Impact of changing activation sequence on bipolar electrogram amplitude for voltage mapping of left ventricular infarcts causing ventricular tachycardia.
      We recently demonstrated that in post–myocardial infarction VT, wavefronts of conduction slowing or block might aid the identification of critical isthmuses to target ablation therapy in unmappable VTs.
      • Martin C.A.
      • Martin R.
      • Maury P.
      • et al.
      Effect of activation wavefront on electrogram characteristics during ventricular tachycardia ablation.
      Lines of block corresponding to the SBZ can be more easily visualized with pacing resulting in a wavefront of activation perpendicular instead of parallel to the VT isthmus. The region of the latest activation in a paced map colocates with the location of the VT isthmus independently from the pacing site.

      Clinical Implications of New Technologies: Future Perspectives

      SURVIVE-VT has shown that a substrate-based catheter ablation procedure was associated with a significantly lower rate of implantable cardioverter-defibrillator shocks, cardiovascular death, and hospitalization for worsening heart failure.
      • Arenal Á.
      • Ávila P.
      • Jiménez-Candil J.
      • et al.
      Substrate ablation vs antiarrhythmic drug therapy for symptomatic ventricular tachycardia.
      Current international guidelines do not provide clear recommendations for preventing VT recurrences.
      • Priori S.G.
      • Blomström-Lundqvist C.
      • Mazzanti A.
      • et al.
      2015 ESC Guidelines for the management of patients with ventricular arrhythmias and the prevention of sudden cardiac death: the Task Force for the Management of Patients with Ventricular Arrhythmias and the Prevention of Sudden Cardiac Death of the European Society of Cardiology (ESC). Endorsed by: Association for European Paediatric and Congenital Cardiology (AEPC).
      ,
      • Al-Khatib S.M.
      • Stevenson W.G.
      • Ackerman M.J.
      • et al.
      2017 AHA/ACC/HRS guideline for management of patients with ventricular arrhythmias and the prevention of sudden cardiac death: a report of the American College of Cardiology/American Heart Association Task Force on Clinical Practice Guidelines and the Heart Rhythm Society.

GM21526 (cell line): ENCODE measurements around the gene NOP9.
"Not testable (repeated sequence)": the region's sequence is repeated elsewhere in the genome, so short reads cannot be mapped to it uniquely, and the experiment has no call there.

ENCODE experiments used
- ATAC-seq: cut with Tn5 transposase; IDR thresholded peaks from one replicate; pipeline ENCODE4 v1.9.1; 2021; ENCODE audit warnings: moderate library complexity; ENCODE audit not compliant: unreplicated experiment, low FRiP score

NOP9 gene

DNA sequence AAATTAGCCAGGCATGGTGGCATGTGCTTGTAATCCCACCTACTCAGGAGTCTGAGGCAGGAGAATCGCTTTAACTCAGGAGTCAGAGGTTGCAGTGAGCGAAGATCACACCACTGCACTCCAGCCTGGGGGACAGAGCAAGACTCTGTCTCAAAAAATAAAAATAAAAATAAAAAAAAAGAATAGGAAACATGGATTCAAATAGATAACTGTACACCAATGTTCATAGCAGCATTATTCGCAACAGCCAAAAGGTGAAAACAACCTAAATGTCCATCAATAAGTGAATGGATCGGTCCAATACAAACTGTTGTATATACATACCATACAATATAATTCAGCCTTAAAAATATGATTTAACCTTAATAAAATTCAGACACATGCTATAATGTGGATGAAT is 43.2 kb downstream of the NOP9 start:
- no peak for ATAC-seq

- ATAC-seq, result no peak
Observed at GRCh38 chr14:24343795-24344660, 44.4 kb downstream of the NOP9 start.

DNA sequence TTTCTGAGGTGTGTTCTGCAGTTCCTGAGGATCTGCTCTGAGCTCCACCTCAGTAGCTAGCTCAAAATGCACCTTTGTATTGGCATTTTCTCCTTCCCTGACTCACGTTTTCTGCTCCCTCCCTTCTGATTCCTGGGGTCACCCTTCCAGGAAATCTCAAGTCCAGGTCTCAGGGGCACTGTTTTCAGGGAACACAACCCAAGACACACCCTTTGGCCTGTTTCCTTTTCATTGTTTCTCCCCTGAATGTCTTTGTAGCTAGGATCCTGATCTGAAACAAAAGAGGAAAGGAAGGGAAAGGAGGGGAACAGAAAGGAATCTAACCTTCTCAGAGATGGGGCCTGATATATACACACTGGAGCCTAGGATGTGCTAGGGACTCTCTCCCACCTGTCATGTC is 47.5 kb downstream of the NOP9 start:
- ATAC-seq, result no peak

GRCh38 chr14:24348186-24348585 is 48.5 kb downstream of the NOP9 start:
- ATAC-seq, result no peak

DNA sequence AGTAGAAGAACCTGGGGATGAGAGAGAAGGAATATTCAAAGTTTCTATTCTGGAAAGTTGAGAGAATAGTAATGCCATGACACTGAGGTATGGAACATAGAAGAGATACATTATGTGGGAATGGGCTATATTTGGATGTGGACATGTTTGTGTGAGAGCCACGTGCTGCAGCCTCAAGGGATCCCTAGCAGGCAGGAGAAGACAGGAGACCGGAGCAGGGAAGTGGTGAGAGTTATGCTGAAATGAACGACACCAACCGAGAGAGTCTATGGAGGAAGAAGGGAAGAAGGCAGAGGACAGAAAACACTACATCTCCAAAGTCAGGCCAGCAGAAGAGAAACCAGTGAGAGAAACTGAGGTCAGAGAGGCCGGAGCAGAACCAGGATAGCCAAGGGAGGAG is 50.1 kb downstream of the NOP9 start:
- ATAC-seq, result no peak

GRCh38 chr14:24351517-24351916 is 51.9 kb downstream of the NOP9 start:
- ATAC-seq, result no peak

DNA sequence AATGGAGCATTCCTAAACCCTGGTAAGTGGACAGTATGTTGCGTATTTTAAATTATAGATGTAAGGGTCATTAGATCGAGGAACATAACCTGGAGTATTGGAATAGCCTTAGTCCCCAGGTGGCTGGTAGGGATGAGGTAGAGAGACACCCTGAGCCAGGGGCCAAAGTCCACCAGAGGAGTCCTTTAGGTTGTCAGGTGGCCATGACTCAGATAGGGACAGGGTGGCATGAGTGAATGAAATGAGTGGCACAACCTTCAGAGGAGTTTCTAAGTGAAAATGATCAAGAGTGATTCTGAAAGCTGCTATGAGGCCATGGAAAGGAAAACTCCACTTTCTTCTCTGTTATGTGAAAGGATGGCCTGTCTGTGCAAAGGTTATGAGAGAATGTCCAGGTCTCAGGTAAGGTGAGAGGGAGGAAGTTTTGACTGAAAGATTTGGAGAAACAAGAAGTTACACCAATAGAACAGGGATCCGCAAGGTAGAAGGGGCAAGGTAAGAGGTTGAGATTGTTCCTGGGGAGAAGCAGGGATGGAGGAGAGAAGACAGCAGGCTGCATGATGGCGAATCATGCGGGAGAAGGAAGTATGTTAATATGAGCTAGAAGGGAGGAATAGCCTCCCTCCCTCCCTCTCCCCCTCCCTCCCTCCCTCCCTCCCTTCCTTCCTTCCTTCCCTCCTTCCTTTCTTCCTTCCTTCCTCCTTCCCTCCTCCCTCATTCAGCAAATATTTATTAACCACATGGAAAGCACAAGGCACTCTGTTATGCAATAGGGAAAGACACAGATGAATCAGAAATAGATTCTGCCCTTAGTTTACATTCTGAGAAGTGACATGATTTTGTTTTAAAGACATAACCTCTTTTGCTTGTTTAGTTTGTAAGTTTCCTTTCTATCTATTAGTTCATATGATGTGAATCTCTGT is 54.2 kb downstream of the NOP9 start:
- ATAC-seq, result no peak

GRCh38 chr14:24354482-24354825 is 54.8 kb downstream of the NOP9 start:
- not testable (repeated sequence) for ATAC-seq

Recently, Tung and colleagues
      • Tung R.
      • Xue Y.
      • Chen M.
      • et al.
      First-line catheter ablation of monomorphic ventricular tachycardia in cardiomyopathy concurrent with defibrillator implantation: the PAUSE-SCD randomized trial.
      demonstrated that early catheter ablation performed at the time of implantable cardioverter-defibrillator implantation significantly reduced the composite primary outcome of VT recurrence, cardiovascular hospitalization, or death enrolling patients with cardiomyopathy of varied etiologies.
      It remains to be seen whether functional substrate mapping may further improve patient outcomes in an early ablation strategy, but as a technique, it would be optimally placed to be used as a first-line safe strategy for substrate guided VT ablation.
      Additionally advances in mapping technology continue to play a key role in improving resolution of functional signals. Multipolar electrode catheters with 1-mm electrodes and variable interspacing have been introduced to overcome limitations in mapping in a unidirectional manner. The Advisor HD Grid Mapping Catheter (Catheter Sensor Enabled) is a multipolar catheter with electrodes equally interspaced along each spline and arranged in a grid configuration. The catheter simultaneously records EGMs along and across different orthogonal vectors when point acquisition is set in the bidirectional WAVE configuration. As well as enabling an increase in the near-field-to-far-field signal ratio, it can provide omnipolar EGMs that are independent of the incident wavefront and the fixed interelectrode spacing along and across splines, allowing calculation of conduction velocities.
      • Proietti R.
      • Adlan A.M.
      • Dowd R.
      • et al.
      Enhanced ventricular tachycardia substrate resolution with a novel omnipolar high-density mapping catheter: the omnimapping study.